Nineteenth Amendment


Also found in: Dictionary, Thesaurus, Legal, Acronyms, Wikipedia.

Nineteenth Amendment

granted women right to vote (1920). [Am. Hist.: Van Doren, 409]
References in periodicals archive ?
What stands out is the Nineteenth Amendment argument.
In fact, only Tennessee and Kentucky ratified the Nineteenth Amendment.
A review of the territory: The Nineteenth Amendment was not as revolutionary as it may seem.
103) Furthermore, many who opposed the Nineteenth Amendment argued that women did not need the right to vote since they could rely on their husbands for virtual representation.
Chapter Six, "Feminists and Suffragists," begins with the Seneca Falls Convention of 1848 and carries the story of the fight for women's suffrage through to the Nineteenth Amendment of 1920.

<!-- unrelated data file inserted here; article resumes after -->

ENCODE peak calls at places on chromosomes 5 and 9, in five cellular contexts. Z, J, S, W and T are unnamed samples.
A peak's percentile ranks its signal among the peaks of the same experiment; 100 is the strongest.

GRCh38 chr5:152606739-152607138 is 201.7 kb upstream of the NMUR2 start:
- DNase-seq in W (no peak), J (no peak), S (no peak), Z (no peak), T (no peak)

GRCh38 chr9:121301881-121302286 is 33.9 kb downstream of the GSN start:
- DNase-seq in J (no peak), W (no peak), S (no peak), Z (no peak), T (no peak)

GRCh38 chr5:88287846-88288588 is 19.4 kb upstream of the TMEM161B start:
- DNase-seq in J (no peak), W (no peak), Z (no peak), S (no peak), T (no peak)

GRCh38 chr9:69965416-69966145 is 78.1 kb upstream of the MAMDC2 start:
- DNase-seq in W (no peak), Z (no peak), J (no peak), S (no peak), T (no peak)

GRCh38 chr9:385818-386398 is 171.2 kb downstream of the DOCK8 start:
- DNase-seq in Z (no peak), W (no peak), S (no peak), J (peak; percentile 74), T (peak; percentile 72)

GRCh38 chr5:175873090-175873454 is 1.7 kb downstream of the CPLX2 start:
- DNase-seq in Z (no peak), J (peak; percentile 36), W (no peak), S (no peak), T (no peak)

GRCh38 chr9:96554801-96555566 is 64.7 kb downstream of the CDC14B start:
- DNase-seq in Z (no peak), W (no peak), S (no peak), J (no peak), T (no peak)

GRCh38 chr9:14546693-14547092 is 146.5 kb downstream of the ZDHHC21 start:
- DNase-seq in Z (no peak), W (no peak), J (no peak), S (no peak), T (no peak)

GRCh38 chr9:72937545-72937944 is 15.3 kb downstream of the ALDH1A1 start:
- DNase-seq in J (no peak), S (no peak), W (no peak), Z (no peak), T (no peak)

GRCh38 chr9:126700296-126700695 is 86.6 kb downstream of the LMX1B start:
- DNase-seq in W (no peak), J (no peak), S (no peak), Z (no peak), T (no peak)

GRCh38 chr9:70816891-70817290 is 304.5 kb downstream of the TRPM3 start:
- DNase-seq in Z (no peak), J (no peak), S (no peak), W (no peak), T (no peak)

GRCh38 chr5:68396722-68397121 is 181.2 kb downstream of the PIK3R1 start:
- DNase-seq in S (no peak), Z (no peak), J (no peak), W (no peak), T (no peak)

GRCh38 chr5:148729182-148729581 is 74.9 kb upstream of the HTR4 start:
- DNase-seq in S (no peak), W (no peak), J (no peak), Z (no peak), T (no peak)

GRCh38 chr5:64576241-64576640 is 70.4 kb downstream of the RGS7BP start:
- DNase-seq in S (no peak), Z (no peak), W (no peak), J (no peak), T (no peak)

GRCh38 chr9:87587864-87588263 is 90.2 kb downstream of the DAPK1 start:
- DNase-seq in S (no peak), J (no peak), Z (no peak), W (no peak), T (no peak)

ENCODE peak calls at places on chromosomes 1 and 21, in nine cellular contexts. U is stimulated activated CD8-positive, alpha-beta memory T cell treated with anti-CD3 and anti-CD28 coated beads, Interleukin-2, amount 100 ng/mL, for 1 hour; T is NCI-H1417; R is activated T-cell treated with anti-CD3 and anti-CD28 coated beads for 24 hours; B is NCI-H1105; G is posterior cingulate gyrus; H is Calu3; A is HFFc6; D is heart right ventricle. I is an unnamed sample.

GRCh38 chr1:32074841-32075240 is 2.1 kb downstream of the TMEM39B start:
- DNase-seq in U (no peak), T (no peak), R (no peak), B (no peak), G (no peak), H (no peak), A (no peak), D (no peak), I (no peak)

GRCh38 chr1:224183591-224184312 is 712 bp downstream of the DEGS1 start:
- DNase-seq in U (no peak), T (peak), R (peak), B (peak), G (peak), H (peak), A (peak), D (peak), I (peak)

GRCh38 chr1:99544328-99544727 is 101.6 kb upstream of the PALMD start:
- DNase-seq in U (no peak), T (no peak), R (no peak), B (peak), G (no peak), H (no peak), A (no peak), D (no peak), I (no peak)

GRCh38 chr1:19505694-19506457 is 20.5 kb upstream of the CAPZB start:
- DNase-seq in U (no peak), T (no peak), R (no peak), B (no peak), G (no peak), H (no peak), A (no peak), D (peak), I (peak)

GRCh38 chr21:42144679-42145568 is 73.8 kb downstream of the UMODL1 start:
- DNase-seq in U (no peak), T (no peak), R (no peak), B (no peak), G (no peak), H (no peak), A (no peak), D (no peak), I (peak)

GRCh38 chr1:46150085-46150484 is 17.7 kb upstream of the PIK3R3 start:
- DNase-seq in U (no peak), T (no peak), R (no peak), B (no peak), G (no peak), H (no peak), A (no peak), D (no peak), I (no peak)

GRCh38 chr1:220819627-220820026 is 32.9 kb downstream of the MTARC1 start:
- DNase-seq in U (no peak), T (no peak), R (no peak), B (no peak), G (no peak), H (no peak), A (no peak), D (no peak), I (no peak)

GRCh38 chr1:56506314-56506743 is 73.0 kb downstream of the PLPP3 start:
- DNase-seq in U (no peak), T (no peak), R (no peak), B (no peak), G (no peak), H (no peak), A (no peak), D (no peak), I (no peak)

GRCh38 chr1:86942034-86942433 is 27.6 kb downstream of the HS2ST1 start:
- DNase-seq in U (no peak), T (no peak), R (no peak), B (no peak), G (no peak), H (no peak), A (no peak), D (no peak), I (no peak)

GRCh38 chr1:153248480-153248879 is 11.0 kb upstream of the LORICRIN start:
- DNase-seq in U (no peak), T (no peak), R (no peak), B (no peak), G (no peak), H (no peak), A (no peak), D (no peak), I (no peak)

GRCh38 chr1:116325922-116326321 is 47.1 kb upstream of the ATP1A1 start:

ERA first came before Congress in December 1923 as a logical successor to the Nineteenth Amendment granting women's suffrage.
Board of Education, the Nineteenth Amendment, and the Americans with Disabilities Act, when government no longer supports a pervasive personal prejudice, that personal prejudice becomes less pervasive.
The standard story claims that the movement was born at Seneca Falls, New York, in 1848 and ended with the passage of the Nineteenth Amendment, mandating woman suffrage, in 1920.
Since the Nineteenth Amendment made women equal voters, the Second Amendment demands that they be given equal status in arms.
In 29 states, suffragists were able to win significant voting rights prior to passage of the Nineteenth Amendment.
In a recent article in the Harvard Law Review, David Strauss contends that the story of the Nineteenth Amendment and the Equal Rights Amendment (ERA) proves the irrelevance of amendments in our constitutional tradition, and more generally illustrates the insignificant role that constitutional text plays in the articulation of constitutional norms.
The triumph but also the beginning came with the passage of the nineteenth amendment in 1920.